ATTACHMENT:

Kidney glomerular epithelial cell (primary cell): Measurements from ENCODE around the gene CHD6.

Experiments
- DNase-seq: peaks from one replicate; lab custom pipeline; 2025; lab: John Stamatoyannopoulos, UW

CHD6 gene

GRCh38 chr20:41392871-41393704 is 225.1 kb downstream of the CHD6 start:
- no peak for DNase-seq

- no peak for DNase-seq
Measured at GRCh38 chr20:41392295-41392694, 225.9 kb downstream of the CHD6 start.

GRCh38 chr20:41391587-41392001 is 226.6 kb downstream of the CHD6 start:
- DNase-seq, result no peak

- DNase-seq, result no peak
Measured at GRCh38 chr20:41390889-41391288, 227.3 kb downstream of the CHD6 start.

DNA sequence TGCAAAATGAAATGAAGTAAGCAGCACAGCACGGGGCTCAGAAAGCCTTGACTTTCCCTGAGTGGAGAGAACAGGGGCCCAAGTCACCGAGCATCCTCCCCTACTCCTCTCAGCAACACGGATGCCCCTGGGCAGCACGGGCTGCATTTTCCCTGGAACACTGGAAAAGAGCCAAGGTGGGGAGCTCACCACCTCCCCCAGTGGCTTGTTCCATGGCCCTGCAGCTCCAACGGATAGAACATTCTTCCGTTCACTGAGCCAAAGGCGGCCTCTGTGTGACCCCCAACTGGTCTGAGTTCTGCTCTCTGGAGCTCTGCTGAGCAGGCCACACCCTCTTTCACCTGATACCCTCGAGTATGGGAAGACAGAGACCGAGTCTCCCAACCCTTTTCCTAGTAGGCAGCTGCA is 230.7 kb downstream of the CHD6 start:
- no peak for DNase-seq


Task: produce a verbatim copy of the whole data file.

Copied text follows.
Kidney glomerular epithelial cell (primary cell): Measurements from ENCODE around the gene CHD6.

Experiments
- DNase-seq: peaks from one replicate; lab custom pipeline; 2025; lab: John Stamatoyannopoulos, UW

CHD6 gene

GRCh38 chr20:41392871-41393704 is 225.1 kb downstream of the CHD6 start:
- no peak for DNase-seq

- no peak for DNase-seq
Measured at GRCh38 chr20:41392295-41392694, 225.9 kb downstream of the CHD6 start.

GRCh38 chr20:41391587-41392001 is 226.6 kb downstream of the CHD6 start:
- DNase-seq, result no peak

- DNase-seq, result no peak
Measured at GRCh38 chr20:41390889-41391288, 227.3 kb downstream of the CHD6 start.

DNA sequence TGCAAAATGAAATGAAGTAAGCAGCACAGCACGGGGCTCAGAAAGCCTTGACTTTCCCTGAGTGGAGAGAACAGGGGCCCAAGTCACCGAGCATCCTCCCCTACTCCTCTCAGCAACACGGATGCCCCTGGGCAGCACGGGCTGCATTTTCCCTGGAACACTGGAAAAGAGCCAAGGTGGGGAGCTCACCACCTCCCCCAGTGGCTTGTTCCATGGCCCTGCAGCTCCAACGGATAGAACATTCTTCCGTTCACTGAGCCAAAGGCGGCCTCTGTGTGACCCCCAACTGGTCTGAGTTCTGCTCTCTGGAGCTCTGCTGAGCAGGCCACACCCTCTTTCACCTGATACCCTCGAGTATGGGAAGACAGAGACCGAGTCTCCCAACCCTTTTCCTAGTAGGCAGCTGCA is 230.7 kb downstream of the CHD6 start:
- no peak for DNase-seq